Pudendal neuralgia simply means a neuropathic pain in the area supplied by the pudendal nerve. The pudendal nerve runs through your pelvic region, including your genitals, urethra, anus, and perineum. This is also known as cyclist’s syndrome, Alcock’s syndrome, pudendal neuropathy, pudendal nerve entrapment or pudendal canal syndrome. This is a severely painful and disabling neuropathic condition that can affect both men and women. The pain in pudendal neuralgia is aggravated, especially when you sit. Men with pudendal neuralgia may have pain in the penis, scrotum, buttocks, and perineum. Women with pudendal neuralgia may have pain in their clitoris, vagina, vulva, urethra, buttocks, and perineum.
What causes Pudendal Neuralgia?
Pudendal neuralgia is causes due to the compression of pudendal nerve. The compression can be anywhere along the course of the pudendal nerve or its branches but most commonly between the space of sacrotuberous and sacrospinous ligaments. In few cases compression can be within the pudendal canal of Alcock.
Pudendal nerve entrapment or compression is caused by several factors, the most common causes may include
Prolonged sitting or bicycle riding for years
Damage to the pudendal nerve due to surgical procedures
Compression due to tumors in the pelvic region
Pelvic trauma (during childbirth)
Disease affecting the nerves (neuropathy, diabetic neuropathy, multiple sclerosis and others)
Frequent use of anal devices
Symptoms of Pudendal Neuralgia
The main symptoms of pudendal nerve neuralgia is pain which can be very severe, sharp, burning, stabbing, aching, pins and needle or knife-like, cramping and twisting. Irritation, numbness or hypersensitivity is also experienced by some. Some women may experience foreign body like sensation in the vagina or rectum. Some find sex very painful while some may have no sensation at all. Few may have sexual dysfunction leading to persistent genital arousal without desire. Sharp pain while urinating or defecation is also seen that can lead to dyschezia and urinary hesitancy. Pain usually starts in one place and progresses.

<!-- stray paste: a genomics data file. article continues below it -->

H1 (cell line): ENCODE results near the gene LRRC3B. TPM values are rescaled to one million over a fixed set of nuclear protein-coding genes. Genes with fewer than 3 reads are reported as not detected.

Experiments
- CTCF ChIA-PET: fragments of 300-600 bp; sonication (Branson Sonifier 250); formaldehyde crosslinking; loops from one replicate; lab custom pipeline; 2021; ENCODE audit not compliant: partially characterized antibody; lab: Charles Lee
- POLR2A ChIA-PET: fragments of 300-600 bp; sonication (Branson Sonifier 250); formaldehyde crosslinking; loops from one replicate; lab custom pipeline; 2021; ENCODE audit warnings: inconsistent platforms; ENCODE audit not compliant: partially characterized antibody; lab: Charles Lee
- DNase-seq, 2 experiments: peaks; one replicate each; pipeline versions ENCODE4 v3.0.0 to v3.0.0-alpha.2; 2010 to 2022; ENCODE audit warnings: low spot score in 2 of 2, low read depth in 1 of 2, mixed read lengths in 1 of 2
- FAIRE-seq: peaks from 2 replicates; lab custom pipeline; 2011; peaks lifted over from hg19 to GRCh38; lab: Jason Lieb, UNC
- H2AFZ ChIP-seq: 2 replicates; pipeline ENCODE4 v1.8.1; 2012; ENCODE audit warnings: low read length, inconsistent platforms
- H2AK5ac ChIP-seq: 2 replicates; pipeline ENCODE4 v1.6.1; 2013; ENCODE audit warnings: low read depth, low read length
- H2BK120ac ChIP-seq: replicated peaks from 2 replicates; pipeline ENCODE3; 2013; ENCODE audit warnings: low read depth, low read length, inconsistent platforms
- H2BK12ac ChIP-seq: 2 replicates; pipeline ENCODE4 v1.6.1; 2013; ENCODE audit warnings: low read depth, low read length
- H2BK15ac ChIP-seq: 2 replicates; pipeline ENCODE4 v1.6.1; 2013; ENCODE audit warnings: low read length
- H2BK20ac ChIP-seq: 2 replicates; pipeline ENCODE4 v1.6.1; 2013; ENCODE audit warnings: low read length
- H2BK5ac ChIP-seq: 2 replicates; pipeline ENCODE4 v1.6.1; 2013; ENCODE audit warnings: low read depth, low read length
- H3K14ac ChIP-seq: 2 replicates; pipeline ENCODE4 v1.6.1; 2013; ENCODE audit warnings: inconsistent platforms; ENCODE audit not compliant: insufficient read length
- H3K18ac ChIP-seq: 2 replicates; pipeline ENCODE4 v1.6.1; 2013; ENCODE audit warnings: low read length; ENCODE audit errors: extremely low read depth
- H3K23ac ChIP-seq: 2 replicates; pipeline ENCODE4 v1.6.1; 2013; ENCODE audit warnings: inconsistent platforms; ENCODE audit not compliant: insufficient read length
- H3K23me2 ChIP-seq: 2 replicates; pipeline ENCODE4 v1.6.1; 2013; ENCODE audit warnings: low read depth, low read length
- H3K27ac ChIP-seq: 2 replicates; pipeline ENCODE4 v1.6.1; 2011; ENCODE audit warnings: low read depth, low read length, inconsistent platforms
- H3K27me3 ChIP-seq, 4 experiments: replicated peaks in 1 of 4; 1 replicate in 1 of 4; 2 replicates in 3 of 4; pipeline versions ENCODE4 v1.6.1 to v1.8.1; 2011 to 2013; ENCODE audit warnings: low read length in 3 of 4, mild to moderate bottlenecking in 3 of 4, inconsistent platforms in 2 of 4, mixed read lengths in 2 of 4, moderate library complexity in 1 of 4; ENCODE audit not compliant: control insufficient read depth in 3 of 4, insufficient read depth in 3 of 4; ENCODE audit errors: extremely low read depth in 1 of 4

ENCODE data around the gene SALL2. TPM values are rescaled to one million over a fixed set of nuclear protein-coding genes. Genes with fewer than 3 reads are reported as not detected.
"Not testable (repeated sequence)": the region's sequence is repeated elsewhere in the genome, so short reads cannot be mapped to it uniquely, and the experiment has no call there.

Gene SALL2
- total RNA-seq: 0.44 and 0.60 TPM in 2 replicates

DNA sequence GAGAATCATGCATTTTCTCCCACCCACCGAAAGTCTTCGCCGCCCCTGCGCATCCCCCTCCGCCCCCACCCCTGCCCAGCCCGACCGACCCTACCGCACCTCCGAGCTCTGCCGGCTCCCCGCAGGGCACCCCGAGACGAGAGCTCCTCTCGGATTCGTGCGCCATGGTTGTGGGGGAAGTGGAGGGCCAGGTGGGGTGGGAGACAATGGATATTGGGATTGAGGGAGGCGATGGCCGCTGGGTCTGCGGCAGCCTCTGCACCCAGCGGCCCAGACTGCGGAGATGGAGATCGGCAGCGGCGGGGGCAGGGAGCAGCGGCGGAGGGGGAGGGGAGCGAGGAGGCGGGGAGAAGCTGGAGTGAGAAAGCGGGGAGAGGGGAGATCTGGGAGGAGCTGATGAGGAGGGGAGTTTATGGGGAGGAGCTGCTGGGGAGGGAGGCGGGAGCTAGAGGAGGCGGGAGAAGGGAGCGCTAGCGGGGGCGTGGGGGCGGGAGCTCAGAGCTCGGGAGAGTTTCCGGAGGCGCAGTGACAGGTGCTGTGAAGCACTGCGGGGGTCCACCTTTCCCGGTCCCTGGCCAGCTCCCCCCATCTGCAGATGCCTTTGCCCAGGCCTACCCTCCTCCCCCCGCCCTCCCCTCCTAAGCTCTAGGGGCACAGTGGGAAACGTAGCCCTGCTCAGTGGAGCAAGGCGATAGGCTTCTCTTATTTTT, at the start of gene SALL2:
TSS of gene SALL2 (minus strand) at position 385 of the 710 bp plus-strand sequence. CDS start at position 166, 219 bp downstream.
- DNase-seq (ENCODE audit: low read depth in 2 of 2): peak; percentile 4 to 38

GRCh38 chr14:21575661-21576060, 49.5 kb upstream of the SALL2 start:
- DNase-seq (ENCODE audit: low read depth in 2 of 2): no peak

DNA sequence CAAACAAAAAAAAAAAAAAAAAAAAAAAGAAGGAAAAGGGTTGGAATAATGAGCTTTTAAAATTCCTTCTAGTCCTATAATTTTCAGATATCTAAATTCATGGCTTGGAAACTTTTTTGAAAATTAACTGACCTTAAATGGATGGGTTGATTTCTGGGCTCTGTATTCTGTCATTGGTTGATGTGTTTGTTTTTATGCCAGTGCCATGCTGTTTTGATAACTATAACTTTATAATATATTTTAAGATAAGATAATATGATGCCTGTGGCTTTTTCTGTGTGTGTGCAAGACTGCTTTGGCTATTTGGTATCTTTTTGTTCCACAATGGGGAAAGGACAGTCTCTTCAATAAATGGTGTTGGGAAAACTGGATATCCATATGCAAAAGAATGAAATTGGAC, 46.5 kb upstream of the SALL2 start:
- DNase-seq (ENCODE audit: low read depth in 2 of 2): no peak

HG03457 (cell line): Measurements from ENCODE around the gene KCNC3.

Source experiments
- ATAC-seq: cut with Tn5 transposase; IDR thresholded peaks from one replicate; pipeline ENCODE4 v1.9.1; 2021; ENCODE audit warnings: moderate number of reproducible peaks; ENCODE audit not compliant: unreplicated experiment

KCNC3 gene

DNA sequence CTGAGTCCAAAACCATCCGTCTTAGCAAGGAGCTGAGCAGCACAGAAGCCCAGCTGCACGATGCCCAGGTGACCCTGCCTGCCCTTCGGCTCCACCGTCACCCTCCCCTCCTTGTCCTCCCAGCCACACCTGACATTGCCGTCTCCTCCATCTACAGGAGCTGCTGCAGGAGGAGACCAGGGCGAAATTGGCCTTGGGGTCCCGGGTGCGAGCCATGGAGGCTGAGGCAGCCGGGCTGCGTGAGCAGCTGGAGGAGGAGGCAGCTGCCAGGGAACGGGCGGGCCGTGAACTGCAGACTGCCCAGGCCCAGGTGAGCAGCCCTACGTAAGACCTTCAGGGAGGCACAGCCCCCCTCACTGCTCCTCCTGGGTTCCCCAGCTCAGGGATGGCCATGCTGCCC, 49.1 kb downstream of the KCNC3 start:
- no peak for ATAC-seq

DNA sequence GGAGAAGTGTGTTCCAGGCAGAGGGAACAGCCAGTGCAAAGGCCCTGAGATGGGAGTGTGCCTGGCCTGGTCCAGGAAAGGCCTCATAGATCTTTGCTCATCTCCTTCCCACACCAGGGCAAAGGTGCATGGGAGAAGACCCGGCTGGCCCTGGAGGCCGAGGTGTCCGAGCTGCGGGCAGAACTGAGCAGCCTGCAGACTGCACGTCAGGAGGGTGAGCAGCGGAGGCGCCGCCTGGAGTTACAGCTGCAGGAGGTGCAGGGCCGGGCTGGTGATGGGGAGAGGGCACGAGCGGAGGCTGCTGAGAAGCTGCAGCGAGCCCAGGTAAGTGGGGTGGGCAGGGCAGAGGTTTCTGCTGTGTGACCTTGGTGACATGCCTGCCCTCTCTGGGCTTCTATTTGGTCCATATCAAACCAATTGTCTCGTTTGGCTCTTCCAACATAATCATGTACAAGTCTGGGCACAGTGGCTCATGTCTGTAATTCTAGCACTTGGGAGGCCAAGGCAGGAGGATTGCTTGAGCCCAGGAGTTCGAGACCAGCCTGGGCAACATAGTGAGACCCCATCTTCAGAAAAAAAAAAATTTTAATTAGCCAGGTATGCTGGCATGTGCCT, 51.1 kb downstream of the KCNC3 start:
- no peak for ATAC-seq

Other conditions that can be confused with Pudendal nerve neuralgia
Idiopathic penile pain syndrome
Chronic pelvic pain syndrome
Pelvic contracture syndrome
Pelvic congestion Syndrome
Levator ani syndrome
Chronic or nonbacterial prostatitis
Treatment of Pudendal Neuralgia
The mainstay of management of pudendal neuralgia is the treatment of neuropathic pain and the avoidance of injury and precipating factors. If pain is present with prolonged sitting, avoidance and lifestyle modification should be done. If it is the result of cycling or any other activities, it should be avoided. Neuropathic pain can be managed by medical therapy that includes gabapentin, pregabalin, duloxetine, and amitriptyline. Steroid injection and anesthetic nerve blocks to pudendal nerve are also useful therapy. Other options include physiotherapy, percutaneous posterior tibial nerve stimulation, osteopathy and short-term psychotherapy. When nothing works, surgical decompression is the treatment of choice in patients with pudendal neuralgia.
1.Hibner, M, Castellanos, M, et al, Glob. libr. women’s med.,
(ISSN: 1756-2228) 2011; DOI 10.3843/GLOWM.10468